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Bomb disposal team used to search Wigan house in UK bomb investigation

28 May 2017

British-born Salman Abedi, 22, who was known to security services, killed 22 people and injured 64 others at the Manchester Arena which was packed with children and teenagers for U.S. singer Ariana Grande's performance on Monday night.

A house in the town of Wigan in Greater Manchester, United Kingdom is being searched in connection with the investigation of Monday's deadly bombing at Manchester Arena, Greater Manchester Police said Thursday, Sputnik reported.

The borough has been the scene of intense police activity, with bomb disposal teams being called to Upper Dicconson Street on Swinley on Wednesday afternoon when a man was also arrested in connection with Monday night's terror attack.

Officials have confirmed the operation, which takes place in the same area of Manchester where vile suicide bomber Salman Abedi lived.

Earlier on Wednesday, four people were arrested in Manchester while two arrests were made by local law enforcement in Tripoli, Libya.

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"As regards the full ongoing investigation we now have eight people who have been arrested in connection with Monday's attack".

Rudd scolded USA officials for leaking details about the investigation into the Manchester attack before British authorities were prepared to go public.

British Prime Minister Theresa May said she would discuss the leaks with President Donald Trump at a North Atlantic Treaty Organisation summit. She said he had been known to security forces "up to a point".

But she said "part of that trust is knowing that intelligence can be shared confidently".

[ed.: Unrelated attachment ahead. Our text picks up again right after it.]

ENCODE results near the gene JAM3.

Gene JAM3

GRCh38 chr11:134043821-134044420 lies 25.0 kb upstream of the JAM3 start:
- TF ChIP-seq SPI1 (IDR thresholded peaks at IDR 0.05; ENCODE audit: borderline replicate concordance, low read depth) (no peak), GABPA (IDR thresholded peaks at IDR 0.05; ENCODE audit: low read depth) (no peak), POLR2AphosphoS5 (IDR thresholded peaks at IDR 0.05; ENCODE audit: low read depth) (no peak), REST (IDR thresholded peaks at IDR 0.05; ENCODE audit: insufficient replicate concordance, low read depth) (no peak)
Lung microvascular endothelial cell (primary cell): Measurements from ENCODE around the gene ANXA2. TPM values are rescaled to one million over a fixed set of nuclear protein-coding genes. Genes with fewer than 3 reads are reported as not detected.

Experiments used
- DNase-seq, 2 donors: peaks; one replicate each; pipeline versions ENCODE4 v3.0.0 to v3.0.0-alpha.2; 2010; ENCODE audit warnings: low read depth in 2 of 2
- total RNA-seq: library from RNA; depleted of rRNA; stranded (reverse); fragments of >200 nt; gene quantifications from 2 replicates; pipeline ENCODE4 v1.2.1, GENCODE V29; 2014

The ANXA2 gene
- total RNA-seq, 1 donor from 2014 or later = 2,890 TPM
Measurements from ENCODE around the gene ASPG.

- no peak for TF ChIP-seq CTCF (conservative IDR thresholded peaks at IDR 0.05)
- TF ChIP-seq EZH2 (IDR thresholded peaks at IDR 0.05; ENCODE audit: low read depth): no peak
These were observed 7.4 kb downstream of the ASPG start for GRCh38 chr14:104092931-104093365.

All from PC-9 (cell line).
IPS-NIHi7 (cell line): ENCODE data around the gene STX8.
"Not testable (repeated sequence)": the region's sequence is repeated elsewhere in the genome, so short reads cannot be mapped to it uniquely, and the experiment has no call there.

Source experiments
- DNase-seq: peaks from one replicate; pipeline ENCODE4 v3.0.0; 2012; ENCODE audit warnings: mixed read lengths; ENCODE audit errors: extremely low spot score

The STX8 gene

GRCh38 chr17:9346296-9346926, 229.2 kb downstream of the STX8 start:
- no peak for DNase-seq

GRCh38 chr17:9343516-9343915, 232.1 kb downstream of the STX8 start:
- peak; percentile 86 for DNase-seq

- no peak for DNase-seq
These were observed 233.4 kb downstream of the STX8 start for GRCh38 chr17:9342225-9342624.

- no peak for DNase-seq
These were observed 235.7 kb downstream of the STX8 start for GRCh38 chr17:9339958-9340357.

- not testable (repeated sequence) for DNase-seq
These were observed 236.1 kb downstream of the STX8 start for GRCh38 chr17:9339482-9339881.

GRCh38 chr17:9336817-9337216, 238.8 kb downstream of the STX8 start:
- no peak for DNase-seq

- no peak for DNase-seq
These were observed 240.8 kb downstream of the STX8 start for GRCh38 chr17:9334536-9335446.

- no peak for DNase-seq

Authorities believe he had help in building the bomb, which photographs published by the New York Times, showed was sophisticated and powerful, and that his accomplices could be ready to strike again. Authorities say they are working to shut down a network of people with ties to the bomber, 22-year-old British-born Salman Abedi. Hopkins said the leaks "caused much distress for families that are already suffering terribly with their loss".

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She also complained about US officials leaking sensitive information about Abedi to the press, saying that could hinder Britain's security services and police. "I am asking the Department of Justice and other relevant agencies to launch a complete review of this matter, and if appropriate, the culprit should be prosecuted to the fullest extent of the law".

Britain's official terror threat level was raised to "critical", the highest level, late on Tuesday, meaning an attack was expected imminently.

Because of the new threat level, approximately 1,000 military personnel were deployed Wednesday to provide security at key sites including the Buckingham Palace and the parliament in London. Hopkins said it was too early to say whether the incident was linked to the attack but urged the public to be vigilant.

Around the country, many people fell silent and bowed their heads at 11 a.m. for a minute in tribute to the bombing victims.

In Manchester's St. Ann's Square, where a sea of floral tributes grew by the hour, a crowd sang the hometown band Oasis' song "Don't Look Back in Anger".

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Bomb disposal team used to search Wigan house in UK bomb investigation